Writing to Return

Writing to Return

At the end of January, I travelled to Belfast with my rugby team to play our first away game. I was so excited; my friends in Belfast were had already planned to come out with us to a few bars, as well as come along to watch the match. My friends from Cork and from my time living in Belfast had come together in the one place, and it felt like a birthday party.

Then, barely five minutes into the match, I fractured my leg and tore a few ligaments, thanks to an unexpected tackle. Upon my return to Cork, I was put into a cast, and having been already equipped with crutches from my friend Stephen in Belfast, I was told to rest at home for a month before I could get the cast removed. Even then, wearing a boot brace and physiotherapy were on the cards before I’d be able to play rugby or train in the gym again.

As I had already been warned, my mental health took just as much of a blow as my leg did. I felt weak for getting so injured, stupid for not being agile or quick enough to avoid the fateful tackle, awkward being on the crutches, and suddenly found everyday tasks like house cleaning or getting up or down a staircase to be tiresome and difficult. Mentally, I found myself exhausted by the time I had my morning shower.

A couple of weeks later, my partner mentioned a post he saw on the Instagram profile of a rugby player we both follow. He described advice for what to do when a player is injured; essentially, to enjoy the downtime and embrace the opportunity to slow down from one’s regular routine. Thankfully, it struck a chord with me, and I was prompted from a corner of my mind to bring my focus back onto my writing.

There’s one story I had been writing that I never managed to finish or even update for quite some time, while my main focuses were publishing Elysium // Párthas, but mostly, just enjoying other priorities in my life, like working out and being part of the rugby team. Thankfully, this bout of forced(?) rest gave me the opportunity to pick up the pen keyboard and continue writing Cranberry Close: Scandals in Suburbia. This work-in-progress drama focuses on the lives of three neighbours; Ellen, Devon, and Heather, each of whom have a secret they wouldn’t like shared amongst the neighbourhood. Of course, secrets often have a way of finding their way into the open…!

Scandals in Suburbia is now available exclusively on Wattpad.

As the story falls into a genre I’m experimenting with (Forgiving Jake was also a drama, but a more straightforward format) I’ve decided to publish it on Wattpad, which is a free-to-read storytelling platform. At the time of writing, Chapters 1 to 9 are currently available, with more to come. Once the story is complete, however, I’m likely to consider it for a more traditional publication, do please let me know what you think of the story while it’s still free and available – I’d love to hear your feedback. You can click on the cover above to read the story on Wattpad.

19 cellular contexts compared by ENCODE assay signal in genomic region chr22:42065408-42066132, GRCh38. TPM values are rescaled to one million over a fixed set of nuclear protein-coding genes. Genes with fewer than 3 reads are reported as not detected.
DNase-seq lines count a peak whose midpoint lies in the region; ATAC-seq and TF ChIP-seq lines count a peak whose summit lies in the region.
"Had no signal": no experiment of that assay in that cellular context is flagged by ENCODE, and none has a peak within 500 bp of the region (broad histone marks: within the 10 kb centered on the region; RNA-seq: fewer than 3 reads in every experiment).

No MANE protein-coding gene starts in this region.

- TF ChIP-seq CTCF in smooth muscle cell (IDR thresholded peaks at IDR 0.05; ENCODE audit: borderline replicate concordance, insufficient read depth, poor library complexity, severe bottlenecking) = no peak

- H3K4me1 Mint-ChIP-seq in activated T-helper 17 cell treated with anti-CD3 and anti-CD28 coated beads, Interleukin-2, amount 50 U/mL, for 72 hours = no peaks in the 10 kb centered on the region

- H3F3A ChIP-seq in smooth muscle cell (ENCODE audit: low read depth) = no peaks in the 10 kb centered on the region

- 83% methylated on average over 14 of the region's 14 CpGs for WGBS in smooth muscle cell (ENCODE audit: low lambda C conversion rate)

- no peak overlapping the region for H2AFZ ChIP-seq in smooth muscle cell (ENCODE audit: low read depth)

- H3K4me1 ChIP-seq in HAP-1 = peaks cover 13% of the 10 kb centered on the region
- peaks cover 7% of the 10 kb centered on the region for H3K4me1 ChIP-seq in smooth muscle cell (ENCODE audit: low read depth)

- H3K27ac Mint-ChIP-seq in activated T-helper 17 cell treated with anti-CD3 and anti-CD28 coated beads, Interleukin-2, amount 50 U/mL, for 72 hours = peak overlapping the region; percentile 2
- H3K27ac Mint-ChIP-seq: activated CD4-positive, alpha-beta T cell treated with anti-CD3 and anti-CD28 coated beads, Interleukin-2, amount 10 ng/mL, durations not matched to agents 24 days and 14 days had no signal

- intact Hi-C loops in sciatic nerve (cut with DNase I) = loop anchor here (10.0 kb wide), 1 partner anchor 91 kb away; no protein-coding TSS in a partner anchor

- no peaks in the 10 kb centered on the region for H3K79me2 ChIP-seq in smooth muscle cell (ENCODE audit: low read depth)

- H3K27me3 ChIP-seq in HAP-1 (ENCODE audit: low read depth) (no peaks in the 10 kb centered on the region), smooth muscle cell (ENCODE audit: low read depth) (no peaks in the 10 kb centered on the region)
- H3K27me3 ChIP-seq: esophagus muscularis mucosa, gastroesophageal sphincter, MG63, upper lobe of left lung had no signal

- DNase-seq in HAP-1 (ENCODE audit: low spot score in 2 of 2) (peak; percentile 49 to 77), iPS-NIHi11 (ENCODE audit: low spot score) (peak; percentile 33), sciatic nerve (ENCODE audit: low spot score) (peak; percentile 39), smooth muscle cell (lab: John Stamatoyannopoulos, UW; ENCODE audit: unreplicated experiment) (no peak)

For me, writing is a way to clear my mind, escape from reality a little, and destress. Returning to writing, especially with Scandals in Suburbia, has been a welcome alternative to what I had been doing during my recovery; frankly, moping around and feeling sorry for myself.

Instead, I hope you enjoy the fruits of my distraction.

2 responses to “Writing to Return”

  1. Gah, I can totally relate to being out of action thanks to injuries. Have popped, torn, and broken quite a few things in my body thanks to grappling, and those months really bloody suck. Like you, I’ve learned to take the time to explore things I wouldn’t normally have like growing my mind (even working out the still-able parts of my body).

    So sometimes it’s a great event that strengthens you in other areas of life, and not just in the things you’re good at, like rugby.

    I’ve read your story, and your writing voice is pretty danged good. The dialogue stands out to me though, and here are my thoughts on them as a beta reader (so take them with a grain of salt).

    I’ve found your dialogue tags to be rather distracting, as if you’re trying your best to avoid using the word ‘said’ (particularly strong in Chapter 2). You also seem to use ‘replied’ more than ‘said’, which is distracting too, as the latter always flies under the radar easier.

    Also, the double exclamation marks in dialogue can be replaced by just one.

    Hope that this feedback is objective enough, and helps you with your journey, but at the end of the day, it’s just the thoughts of a random reader. Wishing you all the best, Scott!


    • Hi Stuart,

      Thanks so much for your feedback! I appreciate the comment and remarks on the story. You’re right about the dialogue tags; I hate “said” becoming so repetitive when writing dialogue, and usually try to replace it with another (replied, remarked, etc.). Maybe you’ve some advice where (which I’d welcome and try out) but I’m definitely trying to avoid repetition, not create it.

      Thanks again!



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